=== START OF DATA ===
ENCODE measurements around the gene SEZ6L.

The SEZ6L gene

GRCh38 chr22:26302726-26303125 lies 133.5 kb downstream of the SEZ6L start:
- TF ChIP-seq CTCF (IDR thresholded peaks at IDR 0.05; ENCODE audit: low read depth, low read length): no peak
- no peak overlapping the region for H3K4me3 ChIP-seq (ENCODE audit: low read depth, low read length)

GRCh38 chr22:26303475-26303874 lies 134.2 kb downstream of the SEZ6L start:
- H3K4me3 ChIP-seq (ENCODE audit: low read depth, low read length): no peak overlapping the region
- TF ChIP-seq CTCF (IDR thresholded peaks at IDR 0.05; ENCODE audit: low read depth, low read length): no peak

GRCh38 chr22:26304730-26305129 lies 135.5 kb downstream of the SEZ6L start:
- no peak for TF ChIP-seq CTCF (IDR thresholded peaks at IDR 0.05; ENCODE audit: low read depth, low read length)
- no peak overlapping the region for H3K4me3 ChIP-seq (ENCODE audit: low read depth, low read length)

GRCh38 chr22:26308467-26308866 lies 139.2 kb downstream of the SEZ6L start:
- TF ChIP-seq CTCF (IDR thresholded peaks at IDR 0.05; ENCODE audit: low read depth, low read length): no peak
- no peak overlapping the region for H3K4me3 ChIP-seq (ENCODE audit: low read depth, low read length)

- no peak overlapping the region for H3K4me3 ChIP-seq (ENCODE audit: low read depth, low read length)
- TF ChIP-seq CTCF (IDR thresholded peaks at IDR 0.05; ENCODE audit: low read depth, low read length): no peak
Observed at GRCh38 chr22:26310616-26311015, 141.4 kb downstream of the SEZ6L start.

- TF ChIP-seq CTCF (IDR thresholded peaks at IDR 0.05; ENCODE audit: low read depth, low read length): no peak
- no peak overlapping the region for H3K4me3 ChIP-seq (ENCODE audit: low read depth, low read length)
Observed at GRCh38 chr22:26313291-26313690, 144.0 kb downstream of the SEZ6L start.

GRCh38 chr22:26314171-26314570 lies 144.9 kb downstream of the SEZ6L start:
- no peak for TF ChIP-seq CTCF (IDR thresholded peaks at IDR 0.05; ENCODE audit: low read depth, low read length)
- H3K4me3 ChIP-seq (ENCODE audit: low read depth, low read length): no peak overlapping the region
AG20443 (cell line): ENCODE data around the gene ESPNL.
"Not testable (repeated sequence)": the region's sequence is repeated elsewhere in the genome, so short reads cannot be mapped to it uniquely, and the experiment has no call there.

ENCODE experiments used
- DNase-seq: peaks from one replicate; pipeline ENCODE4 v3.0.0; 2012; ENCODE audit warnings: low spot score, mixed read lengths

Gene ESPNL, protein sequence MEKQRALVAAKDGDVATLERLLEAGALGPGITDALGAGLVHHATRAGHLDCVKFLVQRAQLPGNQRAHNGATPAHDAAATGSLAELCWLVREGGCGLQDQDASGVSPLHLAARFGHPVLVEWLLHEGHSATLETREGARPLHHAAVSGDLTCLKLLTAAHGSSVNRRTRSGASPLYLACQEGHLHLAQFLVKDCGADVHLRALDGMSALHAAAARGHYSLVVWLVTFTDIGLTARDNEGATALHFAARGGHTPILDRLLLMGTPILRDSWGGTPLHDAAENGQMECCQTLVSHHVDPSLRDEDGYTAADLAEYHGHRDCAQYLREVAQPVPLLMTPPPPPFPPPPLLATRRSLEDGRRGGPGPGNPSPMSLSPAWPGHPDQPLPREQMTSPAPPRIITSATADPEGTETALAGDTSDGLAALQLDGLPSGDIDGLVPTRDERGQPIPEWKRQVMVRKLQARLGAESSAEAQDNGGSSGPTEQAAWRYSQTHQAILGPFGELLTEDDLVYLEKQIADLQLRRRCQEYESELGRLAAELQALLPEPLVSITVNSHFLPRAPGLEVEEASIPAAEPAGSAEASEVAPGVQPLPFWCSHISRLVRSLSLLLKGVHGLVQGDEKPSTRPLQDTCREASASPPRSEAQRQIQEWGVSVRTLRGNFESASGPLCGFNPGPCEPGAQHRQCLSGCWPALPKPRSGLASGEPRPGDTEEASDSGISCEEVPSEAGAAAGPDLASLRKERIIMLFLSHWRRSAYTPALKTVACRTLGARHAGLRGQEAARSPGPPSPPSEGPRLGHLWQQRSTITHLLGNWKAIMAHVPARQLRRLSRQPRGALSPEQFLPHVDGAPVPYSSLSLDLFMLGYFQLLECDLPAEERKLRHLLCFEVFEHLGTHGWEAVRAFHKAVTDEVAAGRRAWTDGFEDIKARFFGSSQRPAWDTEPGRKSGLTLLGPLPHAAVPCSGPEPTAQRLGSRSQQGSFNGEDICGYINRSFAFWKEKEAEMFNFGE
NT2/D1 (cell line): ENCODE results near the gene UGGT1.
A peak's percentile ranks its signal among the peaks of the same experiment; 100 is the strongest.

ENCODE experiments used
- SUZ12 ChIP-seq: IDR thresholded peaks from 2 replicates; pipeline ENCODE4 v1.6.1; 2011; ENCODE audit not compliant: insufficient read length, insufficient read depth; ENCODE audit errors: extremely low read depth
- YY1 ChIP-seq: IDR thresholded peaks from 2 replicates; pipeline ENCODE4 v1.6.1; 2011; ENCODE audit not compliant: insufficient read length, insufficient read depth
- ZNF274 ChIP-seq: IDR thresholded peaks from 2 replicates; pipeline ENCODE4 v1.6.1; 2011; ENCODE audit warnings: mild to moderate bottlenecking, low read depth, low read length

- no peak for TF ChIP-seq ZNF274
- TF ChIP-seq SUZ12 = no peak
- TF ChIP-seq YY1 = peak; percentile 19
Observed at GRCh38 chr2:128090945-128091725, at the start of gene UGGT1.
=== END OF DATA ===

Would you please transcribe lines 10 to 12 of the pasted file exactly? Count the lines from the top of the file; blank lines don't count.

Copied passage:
- no peak for TF ChIP-seq CTCF (IDR thresholded peaks at IDR 0.05; ENCODE audit: low read depth, low read length)
- no peak overlapping the region for H3K4me3 ChIP-seq (ENCODE audit: low read depth, low read length)

GRCh38 chr22:26308467-26308866 lies 139.2 kb downstream of the SEZ6L start: